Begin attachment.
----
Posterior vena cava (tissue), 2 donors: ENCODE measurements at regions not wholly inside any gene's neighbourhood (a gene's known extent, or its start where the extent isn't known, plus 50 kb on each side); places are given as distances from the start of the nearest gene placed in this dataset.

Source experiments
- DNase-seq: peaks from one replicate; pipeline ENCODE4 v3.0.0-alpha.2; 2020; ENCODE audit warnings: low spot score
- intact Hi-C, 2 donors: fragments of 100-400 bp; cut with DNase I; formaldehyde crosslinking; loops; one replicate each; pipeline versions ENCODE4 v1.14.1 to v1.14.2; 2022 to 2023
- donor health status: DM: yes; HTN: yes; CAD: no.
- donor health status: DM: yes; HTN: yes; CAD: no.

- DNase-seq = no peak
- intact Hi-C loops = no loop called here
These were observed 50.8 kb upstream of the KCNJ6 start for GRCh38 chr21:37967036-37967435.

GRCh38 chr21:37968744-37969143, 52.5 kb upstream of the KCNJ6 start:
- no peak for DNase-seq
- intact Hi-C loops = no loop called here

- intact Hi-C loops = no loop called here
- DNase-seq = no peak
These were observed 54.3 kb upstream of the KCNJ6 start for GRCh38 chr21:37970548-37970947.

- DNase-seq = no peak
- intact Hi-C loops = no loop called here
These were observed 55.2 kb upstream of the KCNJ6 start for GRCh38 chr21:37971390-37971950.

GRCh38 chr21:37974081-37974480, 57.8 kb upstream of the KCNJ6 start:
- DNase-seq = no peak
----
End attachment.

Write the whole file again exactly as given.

Posterior vena cava (tissue), 2 donors: ENCODE measurements at regions not wholly inside any gene's neighbourhood (a gene's known extent, or its start where the extent isn't known, plus 50 kb on each side); places are given as distances from the start of the nearest gene placed in this dataset.

Source experiments
- DNase-seq: peaks from one replicate; pipeline ENCODE4 v3.0.0-alpha.2; 2020; ENCODE audit warnings: low spot score
- intact Hi-C, 2 donors: fragments of 100-400 bp; cut with DNase I; formaldehyde crosslinking; loops; one replicate each; pipeline versions ENCODE4 v1.14.1 to v1.14.2; 2022 to 2023
- donor health status: DM: yes; HTN: yes; CAD: no.
- donor health status: DM: yes; HTN: yes; CAD: no.

- DNase-seq = no peak
- intact Hi-C loops = no loop called here
These were observed 50.8 kb upstream of the KCNJ6 start for GRCh38 chr21:37967036-37967435.

GRCh38 chr21:37968744-37969143, 52.5 kb upstream of the KCNJ6 start:
- no peak for DNase-seq
- intact Hi-C loops = no loop called here

- intact Hi-C loops = no loop called here
- DNase-seq = no peak
These were observed 54.3 kb upstream of the KCNJ6 start for GRCh38 chr21:37970548-37970947.

- DNase-seq = no peak
- intact Hi-C loops = no loop called here
These were observed 55.2 kb upstream of the KCNJ6 start for GRCh38 chr21:37971390-37971950.

GRCh38 chr21:37974081-37974480, 57.8 kb upstream of the KCNJ6 start:
- DNase-seq = no peak